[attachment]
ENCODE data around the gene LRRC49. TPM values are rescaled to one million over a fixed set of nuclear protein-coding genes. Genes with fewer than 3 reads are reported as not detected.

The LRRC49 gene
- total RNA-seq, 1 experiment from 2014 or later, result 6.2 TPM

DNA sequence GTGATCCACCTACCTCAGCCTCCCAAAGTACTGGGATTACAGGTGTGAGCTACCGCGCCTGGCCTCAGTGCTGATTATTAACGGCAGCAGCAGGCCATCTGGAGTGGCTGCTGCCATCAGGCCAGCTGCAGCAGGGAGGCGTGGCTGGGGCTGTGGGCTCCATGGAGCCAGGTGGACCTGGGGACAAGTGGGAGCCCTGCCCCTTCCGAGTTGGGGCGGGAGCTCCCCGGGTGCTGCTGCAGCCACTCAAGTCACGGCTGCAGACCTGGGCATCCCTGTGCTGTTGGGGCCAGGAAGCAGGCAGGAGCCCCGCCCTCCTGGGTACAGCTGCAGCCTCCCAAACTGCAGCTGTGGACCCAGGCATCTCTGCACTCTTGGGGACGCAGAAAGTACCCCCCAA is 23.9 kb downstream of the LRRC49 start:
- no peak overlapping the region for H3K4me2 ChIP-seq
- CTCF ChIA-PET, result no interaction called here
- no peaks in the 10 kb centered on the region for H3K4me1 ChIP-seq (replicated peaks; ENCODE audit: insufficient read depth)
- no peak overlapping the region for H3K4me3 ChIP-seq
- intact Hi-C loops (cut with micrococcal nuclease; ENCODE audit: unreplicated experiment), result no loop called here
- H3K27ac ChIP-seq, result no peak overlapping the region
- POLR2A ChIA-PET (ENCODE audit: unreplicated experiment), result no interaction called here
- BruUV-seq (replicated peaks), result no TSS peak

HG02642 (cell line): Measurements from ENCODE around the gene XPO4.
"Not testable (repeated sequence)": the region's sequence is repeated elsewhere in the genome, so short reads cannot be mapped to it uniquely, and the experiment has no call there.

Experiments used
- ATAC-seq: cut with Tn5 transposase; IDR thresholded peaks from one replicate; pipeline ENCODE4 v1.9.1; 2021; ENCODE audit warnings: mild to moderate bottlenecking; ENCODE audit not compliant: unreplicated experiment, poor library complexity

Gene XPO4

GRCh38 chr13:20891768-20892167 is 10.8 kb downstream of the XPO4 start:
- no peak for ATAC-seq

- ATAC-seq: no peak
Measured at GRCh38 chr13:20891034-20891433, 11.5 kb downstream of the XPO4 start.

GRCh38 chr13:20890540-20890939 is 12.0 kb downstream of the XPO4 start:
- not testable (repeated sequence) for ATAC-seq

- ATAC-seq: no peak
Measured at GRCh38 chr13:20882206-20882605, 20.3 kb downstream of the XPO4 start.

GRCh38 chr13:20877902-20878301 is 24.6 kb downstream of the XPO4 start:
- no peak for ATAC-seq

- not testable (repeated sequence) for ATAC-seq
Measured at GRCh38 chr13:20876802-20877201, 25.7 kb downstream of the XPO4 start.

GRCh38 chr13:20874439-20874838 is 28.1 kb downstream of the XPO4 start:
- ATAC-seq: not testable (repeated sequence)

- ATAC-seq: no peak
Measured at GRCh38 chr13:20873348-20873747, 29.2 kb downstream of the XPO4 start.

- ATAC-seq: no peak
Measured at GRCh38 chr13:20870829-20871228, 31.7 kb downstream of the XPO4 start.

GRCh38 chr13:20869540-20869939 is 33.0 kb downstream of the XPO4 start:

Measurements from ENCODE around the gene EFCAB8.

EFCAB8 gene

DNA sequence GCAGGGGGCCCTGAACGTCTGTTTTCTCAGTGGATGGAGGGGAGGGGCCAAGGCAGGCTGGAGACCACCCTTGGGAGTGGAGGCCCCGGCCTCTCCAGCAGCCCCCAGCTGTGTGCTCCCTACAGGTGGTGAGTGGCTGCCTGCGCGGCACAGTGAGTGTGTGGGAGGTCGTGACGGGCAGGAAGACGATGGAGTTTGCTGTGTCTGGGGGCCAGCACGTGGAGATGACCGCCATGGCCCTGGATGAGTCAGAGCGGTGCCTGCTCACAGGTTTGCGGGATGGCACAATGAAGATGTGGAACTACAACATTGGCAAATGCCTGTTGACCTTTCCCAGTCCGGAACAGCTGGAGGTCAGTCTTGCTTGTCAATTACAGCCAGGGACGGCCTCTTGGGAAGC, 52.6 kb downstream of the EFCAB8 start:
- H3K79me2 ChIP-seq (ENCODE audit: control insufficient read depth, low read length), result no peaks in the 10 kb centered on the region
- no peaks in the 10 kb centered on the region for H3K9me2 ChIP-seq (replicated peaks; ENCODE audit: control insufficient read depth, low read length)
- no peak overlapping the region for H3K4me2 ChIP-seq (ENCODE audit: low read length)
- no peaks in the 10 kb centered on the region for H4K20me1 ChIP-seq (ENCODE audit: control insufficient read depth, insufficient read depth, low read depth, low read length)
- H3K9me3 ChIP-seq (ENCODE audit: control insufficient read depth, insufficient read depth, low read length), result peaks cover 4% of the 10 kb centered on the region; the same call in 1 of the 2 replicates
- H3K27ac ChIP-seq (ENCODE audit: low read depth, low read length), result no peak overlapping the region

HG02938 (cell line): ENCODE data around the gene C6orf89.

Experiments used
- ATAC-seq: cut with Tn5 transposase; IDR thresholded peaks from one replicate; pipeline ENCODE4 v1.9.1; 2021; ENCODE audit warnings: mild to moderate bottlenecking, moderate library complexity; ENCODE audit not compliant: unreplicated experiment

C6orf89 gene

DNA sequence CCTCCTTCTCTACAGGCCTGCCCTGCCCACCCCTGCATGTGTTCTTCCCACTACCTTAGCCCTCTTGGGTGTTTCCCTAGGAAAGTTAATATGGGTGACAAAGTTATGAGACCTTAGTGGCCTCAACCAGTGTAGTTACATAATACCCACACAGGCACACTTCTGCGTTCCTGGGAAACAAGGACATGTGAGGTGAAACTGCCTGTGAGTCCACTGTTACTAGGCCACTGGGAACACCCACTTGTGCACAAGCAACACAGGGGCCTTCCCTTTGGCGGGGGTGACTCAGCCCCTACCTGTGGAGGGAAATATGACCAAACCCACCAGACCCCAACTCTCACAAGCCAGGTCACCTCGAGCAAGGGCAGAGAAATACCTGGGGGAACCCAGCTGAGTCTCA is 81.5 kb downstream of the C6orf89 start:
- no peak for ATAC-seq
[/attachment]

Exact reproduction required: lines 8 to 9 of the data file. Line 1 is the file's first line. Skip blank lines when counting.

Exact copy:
- no peak overlapping the region for H3K4me3 ChIP-seq
- intact Hi-C loops (cut with micrococcal nuclease; ENCODE audit: unreplicated experiment), result no loop called here